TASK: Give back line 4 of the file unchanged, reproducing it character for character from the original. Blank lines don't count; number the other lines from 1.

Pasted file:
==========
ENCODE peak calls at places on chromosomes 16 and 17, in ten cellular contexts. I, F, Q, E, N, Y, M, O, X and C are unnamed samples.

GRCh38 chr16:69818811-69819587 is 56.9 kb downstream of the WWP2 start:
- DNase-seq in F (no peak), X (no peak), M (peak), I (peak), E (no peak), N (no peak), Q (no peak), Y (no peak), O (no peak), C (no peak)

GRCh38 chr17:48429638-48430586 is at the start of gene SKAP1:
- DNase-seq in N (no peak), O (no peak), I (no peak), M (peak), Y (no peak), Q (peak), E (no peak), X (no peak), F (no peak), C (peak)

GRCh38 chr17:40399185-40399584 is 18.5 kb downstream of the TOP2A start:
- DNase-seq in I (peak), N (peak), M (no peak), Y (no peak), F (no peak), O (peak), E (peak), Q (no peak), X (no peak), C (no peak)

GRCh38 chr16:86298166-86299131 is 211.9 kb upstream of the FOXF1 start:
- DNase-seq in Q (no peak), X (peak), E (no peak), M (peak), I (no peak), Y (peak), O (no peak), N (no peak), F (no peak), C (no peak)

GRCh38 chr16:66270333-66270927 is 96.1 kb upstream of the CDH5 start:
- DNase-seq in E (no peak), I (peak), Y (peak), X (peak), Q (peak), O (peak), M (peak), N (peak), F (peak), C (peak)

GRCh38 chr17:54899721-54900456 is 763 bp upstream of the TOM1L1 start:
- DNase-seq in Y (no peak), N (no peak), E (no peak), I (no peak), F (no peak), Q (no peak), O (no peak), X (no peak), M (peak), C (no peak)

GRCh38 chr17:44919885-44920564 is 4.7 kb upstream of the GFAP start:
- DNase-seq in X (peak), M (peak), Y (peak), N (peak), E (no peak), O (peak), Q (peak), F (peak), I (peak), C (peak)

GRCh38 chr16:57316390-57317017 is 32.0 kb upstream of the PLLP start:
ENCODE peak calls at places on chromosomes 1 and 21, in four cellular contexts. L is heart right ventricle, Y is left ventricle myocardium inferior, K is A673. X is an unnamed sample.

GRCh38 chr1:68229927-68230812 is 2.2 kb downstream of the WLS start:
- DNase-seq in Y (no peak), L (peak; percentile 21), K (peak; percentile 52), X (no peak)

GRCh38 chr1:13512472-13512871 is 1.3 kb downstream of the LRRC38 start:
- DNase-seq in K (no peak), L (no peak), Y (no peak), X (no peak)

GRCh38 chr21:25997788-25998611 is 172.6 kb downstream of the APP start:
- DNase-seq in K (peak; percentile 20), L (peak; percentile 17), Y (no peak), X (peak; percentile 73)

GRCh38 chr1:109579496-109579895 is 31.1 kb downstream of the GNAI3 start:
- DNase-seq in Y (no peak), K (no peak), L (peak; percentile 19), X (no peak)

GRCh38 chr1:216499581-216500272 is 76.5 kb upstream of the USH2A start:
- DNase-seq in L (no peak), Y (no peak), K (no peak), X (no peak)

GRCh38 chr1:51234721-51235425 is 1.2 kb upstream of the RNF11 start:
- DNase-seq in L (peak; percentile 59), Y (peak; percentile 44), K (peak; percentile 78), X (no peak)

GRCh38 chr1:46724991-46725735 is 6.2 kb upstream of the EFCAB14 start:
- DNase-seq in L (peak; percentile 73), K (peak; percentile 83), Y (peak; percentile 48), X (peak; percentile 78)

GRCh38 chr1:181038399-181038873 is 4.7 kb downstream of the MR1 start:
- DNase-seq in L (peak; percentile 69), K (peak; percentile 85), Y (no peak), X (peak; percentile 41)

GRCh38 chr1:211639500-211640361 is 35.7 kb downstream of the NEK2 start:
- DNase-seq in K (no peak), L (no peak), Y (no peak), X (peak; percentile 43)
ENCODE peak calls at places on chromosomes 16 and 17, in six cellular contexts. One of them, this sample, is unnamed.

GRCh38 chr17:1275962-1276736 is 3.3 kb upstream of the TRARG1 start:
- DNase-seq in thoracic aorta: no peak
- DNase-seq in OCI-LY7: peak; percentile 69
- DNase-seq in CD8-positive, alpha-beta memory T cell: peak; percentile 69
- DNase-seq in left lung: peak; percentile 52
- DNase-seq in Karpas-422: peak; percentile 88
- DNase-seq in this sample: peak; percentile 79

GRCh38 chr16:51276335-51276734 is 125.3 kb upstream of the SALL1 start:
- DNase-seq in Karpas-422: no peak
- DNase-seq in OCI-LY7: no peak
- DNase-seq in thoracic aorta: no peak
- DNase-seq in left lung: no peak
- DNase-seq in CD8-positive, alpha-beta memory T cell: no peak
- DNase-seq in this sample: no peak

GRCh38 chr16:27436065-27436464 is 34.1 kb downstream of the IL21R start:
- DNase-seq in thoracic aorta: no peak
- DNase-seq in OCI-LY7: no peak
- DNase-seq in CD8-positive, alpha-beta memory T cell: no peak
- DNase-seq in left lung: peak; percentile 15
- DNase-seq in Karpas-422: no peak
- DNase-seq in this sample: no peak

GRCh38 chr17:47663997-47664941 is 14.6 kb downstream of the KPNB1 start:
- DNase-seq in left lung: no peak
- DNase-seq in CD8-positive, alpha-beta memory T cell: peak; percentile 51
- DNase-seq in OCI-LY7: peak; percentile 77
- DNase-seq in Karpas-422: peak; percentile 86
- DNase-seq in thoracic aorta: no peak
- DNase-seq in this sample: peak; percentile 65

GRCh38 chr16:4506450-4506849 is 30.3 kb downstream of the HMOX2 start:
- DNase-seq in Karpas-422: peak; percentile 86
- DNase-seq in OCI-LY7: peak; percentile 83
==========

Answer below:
GRCh38 chr17:48429638-48430586 is at the start of gene SKAP1: